Even the tiniest of areas may benefit from the aroma and vibrancy that herb gardens provide, not to mention the additional convenience of always having access to freshly harvested spices. A good number of these plants may be grown either outside or indoors, provided that they are given the appropriate circumstances, which may include the perfect amount of light and temperature. There is a possibility that the herb plants may produce yellow leaves if some of the circumstances are not optimal. Finding and treating a problem is made easier when problems are addressed and fixed one at a time.
Lack of Fertilizer
Even while herbs often need little in the way of maintenance, their growth must nonetheless be supplemented with fertiliser. The appearance of yellow leaves on a herb plant may be an indication that it is deficient in nutrients, especially nitrogen. When you would ordinarily water the plant once a week, you should instead begin feeding the herb a liquid plant food that is balanced, such as 14-14-14. To avoid fertiliser burn, which may also result in the leaves becoming yellow, the fertiliser should be diluted to half its original intensity.
Too Much or Too Little Water
The majority of herbs have a strong preference for damp soil that is also porous. If the soil in your herb garden is too compact, the herbs that you plant outside may demand that you add a soil supplement such as sand to the soil. If you are going to be growing your plants inside, you should choose a sterile potting soil that has drainage-enhancing ingredients like peat moss. If you want the roots to remain wet, you should water them at least once a week inside and much more often outside, particularly when the weather is really hot.
When the leaves of a herb turn yellow, it’s a common sign that the plant is dehydrated and shedding its leaves to preserve energy. However, yellowing leaves may also suggest that the plant’s roots are getting too much water and are starting to rot. After watering the soil, wait a few days and then press your finger down into it to a depth of approximately an inch. If the soil is still damp or soggy after the next watering, reduce the amount of water you use or space out the waterings further. If the soil is totally parched, you need to water it more often and give it a larger amount of water each time.
Temperature and Light
Herbs have a wide range of specific temperature and light requirements; but, in general, they need at least five hours of direct sunlight each day outside, and maybe even more if they have access to indirect light from a window. The majority of them need daytime temperatures in the upper 60s or low 70s Fahrenheit, however it’s possible that they may tolerate brief exposure to higher temps. If the leaves that are becoming yellow are located at the bottom of a bushy herb plant, it is probable that their colour change is occurring due to the fact that the leaves are being shadowed by leaves that are higher up on the plant.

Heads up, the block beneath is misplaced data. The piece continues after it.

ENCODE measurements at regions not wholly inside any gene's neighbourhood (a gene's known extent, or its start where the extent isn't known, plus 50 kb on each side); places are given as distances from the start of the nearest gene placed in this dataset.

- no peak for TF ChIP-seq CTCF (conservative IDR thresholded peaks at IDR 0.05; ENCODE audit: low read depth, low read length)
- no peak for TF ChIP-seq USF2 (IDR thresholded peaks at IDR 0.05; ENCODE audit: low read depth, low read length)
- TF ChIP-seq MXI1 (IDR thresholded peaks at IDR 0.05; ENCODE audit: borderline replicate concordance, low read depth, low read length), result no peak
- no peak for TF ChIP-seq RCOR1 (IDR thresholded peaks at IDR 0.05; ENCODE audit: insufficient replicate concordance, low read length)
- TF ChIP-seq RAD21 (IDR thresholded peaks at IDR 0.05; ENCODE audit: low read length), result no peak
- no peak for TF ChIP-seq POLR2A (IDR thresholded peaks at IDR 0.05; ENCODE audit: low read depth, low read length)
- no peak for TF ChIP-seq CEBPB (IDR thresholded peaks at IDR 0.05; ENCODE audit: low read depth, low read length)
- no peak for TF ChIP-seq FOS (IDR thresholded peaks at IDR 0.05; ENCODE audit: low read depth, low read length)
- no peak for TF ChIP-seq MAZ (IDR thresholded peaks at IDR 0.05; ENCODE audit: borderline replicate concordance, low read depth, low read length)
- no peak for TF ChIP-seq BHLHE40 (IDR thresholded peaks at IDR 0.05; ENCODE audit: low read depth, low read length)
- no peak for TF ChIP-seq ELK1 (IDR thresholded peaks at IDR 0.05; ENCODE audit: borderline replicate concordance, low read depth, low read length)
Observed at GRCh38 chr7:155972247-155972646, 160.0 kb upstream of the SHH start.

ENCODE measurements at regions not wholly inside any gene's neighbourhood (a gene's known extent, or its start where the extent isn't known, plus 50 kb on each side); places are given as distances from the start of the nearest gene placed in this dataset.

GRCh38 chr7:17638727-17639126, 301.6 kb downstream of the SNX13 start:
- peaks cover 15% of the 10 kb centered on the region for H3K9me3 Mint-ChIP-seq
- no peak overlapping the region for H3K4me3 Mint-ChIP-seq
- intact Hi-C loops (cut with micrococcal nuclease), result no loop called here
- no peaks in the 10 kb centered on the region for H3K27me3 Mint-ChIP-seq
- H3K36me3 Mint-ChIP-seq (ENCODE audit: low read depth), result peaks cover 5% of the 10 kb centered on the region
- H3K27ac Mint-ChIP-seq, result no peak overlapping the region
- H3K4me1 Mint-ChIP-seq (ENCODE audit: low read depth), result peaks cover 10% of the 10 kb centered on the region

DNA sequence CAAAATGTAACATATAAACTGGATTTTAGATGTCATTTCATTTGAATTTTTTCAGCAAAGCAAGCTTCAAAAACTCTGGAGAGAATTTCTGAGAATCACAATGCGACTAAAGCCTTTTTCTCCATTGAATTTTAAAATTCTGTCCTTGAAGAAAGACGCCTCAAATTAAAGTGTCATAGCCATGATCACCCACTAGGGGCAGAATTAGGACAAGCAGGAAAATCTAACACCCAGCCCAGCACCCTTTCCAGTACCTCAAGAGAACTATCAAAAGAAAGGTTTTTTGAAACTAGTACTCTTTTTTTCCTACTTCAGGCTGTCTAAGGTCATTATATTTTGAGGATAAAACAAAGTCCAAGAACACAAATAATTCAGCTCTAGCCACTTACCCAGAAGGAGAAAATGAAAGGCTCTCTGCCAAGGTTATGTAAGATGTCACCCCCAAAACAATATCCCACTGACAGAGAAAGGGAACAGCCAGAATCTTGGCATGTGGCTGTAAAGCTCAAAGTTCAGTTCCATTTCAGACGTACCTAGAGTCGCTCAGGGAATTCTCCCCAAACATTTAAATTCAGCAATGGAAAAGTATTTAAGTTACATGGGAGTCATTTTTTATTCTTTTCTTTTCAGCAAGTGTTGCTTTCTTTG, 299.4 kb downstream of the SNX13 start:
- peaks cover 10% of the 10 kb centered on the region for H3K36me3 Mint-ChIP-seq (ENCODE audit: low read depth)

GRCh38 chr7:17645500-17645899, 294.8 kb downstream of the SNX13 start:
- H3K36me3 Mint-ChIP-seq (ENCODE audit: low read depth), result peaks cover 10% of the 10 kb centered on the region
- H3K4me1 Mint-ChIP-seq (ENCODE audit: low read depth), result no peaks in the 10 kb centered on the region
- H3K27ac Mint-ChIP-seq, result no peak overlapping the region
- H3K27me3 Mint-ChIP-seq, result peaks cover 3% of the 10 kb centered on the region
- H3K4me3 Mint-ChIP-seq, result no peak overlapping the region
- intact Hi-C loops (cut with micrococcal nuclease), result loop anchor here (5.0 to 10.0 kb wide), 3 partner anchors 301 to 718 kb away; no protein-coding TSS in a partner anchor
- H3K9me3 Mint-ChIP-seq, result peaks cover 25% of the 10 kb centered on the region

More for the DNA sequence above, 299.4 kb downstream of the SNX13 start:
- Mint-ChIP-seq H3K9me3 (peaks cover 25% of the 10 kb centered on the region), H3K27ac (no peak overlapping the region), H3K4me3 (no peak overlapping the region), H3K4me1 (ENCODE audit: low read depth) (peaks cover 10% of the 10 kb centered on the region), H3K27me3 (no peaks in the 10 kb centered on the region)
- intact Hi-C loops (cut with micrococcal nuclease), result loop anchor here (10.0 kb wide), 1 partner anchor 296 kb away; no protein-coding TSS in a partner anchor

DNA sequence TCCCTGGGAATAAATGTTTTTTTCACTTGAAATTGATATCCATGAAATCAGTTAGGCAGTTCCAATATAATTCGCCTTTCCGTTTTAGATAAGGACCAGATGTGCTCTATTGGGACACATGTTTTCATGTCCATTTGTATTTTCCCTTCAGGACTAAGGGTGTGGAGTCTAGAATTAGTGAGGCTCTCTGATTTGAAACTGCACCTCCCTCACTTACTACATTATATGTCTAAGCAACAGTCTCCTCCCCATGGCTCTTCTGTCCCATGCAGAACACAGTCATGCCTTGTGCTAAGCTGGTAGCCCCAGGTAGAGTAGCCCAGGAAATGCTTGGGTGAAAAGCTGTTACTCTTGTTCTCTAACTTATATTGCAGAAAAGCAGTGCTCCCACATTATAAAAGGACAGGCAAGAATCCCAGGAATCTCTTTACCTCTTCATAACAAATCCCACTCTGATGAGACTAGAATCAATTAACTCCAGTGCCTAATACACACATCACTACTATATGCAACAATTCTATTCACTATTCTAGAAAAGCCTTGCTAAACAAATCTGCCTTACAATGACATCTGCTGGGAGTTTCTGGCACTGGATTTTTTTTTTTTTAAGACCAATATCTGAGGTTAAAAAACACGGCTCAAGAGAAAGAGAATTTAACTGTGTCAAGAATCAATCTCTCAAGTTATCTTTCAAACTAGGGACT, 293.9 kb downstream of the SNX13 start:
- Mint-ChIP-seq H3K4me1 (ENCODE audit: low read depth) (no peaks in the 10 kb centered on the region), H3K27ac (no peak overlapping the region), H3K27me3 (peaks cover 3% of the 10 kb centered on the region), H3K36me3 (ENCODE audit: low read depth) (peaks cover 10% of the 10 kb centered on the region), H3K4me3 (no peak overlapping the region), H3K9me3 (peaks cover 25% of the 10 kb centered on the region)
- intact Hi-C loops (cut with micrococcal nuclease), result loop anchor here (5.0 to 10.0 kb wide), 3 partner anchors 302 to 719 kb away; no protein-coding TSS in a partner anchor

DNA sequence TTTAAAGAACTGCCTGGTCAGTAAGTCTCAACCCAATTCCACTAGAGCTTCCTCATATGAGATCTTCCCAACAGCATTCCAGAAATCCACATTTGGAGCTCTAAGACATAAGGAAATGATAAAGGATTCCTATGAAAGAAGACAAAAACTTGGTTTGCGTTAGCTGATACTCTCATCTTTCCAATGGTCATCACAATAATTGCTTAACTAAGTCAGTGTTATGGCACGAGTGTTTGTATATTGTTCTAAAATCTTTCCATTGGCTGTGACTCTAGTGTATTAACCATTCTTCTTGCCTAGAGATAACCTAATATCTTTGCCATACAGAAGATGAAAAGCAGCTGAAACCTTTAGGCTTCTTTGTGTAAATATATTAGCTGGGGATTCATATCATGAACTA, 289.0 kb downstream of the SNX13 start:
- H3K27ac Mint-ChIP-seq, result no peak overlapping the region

It won’t affect the plant if you remove the yellow leaves, but if you want the herb to be less bushy when you harvest it for cooking, you should attempt to trim it in a strategic way. When the temperatures outside are really high, consider shifting any outside plants that you have to more shady regions or watering them more often, even daily, until the heat wave passes.
Other Possible Issues
The leaves may also become yellow for a variety of different reasons, including the fact that the plant will soon need a larger container. If they get rootbound, which is when the roots begin to grow in circles around the inside of the pots, you should transplant them into pots that are about 2 inches bigger in diameter. There is also the possibility that the pH of the soil is not ideal for the development of the plant. Sage (Salvia officinalis), for example, which may be grown outside in plant hardiness zones 6 through 9 according to the United States Department of Agriculture and inside all throughout the nation, requires a soil pH of 5.5 to 6.5. [Citation needed] Some illnesses, such as fusarium wilt, may also induce yellowing of the leaves, but the yellowing usually begins as circular spots on the leaves or occurs in conjunction with wilting and other symptoms, such as stunted development. Although cutting sick leaves is often all that is required to contain a disease, in many instances it is better to dispose of the plant together with the soil in a plastic bag. This will help to prevent the illness from spreading to other types of herbs.
Some diseases, such as fusarium wilt, cause leaf yellowing as well, although the yellowing typically starts as circles on the leaves or accompanies wilting and other symptoms such as stunted growth. In many cases of disease, disposing of the plant and soil in a plastic bag is the best option to prevent the spread of the disease to other herbs, although removing infected leaves is sometimes sufficient.